Unclaimed property the latest issue in a crazy quilt of regulatory compliance
If you’re a subscriber to the Alliance’s “Legislative and Regulatory Alerts” (formerly “Compliance Alerts”), then you have noted that over the past month there have been no fewer than 12 editions that dealt with unclaimed property regulations being debated in state legislatures across the country.
(If you’re not a subscriber, you should be. Just click HERE to view past Alerts and sign up to receive future ones. It’s one of the most important information services the Alliance provides, particularly for small and mid-size members who don’t have full-time government affairs or compliance professionals on staff to monitor these issues.)
Of course, no two of these measures are exactly alike, which means that unclaimed property could be the latest square in the nation’s regulatory crazy quilt. Some proposals are based on the Model Law developed by the National Conference of Insurance Legislators (NCOIL), a group composed of state legislators that serve on their House or Senate insurance committees. The key provisions of the NCOIL Model include:
- It is retrospective and applies to all in-force life insurance policies, annuities and retained asset accounts.
- It requires semi-annual matching of all policies against the Social Security Death Master File (DMF).
- It does not address financial hardships that may be imposed on an insurer by the requirement to implement DMF matching.
Most insurers view the mandate to match their policyholder or member records against the DMF as onerous and expensive, if not outright unconstitutional. But because state treasurers – who are responsible for oversight of unclaimed property in most states – discovered that several large insurers were found to be using the DMF on their annuity policies (to stop payments to policyholders that had died) and not their life policies (to determine if policyholders had died and benefits payments were due), the effort to eliminate requirements to match an insurer’s records against the DMF (no matter how flawed the information in that database) is an uphill battle, at best.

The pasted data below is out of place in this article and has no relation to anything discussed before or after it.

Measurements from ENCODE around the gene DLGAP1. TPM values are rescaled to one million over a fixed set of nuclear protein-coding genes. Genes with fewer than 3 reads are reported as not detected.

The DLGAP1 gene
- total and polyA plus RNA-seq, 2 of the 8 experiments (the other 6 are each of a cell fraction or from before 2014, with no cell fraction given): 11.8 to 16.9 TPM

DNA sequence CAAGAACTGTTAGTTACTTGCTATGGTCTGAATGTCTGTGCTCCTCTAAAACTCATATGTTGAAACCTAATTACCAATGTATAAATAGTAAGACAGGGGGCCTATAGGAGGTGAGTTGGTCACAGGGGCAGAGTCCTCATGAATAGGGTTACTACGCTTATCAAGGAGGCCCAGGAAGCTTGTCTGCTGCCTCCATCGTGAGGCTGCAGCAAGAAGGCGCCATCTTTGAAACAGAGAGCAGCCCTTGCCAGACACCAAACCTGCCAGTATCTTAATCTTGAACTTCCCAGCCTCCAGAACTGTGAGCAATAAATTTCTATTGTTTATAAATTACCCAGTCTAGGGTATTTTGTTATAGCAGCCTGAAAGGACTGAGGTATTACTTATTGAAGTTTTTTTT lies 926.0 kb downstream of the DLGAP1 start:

What the industry is left with is an effort to make such matching requirements fair and manageable – and that starts with making them consistent. Regulations that vary widely from state to state only increase the cost and complexity of compliance without any measureable benefit to consumers.
The industry has had some success in convincing state legislatures to amend the NCOIL model to require matching on a “prospective” rather than a “retrospective” basis. This means that insurers would only be required to match the records of individuals who became policyholders or members after the law became effective, rather than matching the files of every policyholder or member, including those acquired in a merger or for whom the organization does not have electronic records.
Other amendments to the NCOIL Model under consideration include provisions that would:
- Permit an insurer to still require a valid death certificate as part of the claims process
- Give the Insurance Commissioner the discretion to:
- limit an insurer’s use of the DMF to the insurer’s electronic searchable files, or approve a plan and time line for conversion of the files to electronic searchable form
- exempt an insurer from the DMF comparisons or permit an insurer to perform the comparisons less frequently than semi-annually upon a demonstration of hardship by the insurer
- phase-in compliance according to a plan and time frame approved by the Commissioner
Insurers have also won a few legal battles on this, the latest being a case in West Virginia that held that: (1) there is no general good faith requirement in the WV Unclaimed Property Act that requires insurance companies to search the DMF; and (2) the dormancy period for life insurance proceeds is triggered either by the insured reaching the limiting age or by the insurer’s receipt of due proof of death of the insured. A Bulletin was issued on 1/7/2014 and can be found here.
While we understand public policymakers’ desire to protect consumers, there is still a role for personal responsibility in the world. A requirement to file a claim and provide proof that an insured is deceased before receiving a death benefit does not seem to be draconian to me. We’re pleased to see some state lawmakers are taking this into account when addressing this issue.
If you would like to gain a firmer grasp of the many aspects of unclaimed property issues, we invite you to attend the Fraternal Operations Mid-Year Meeting and/or Fraternal Compliance Day, where unclaimed property will be discussed in detail.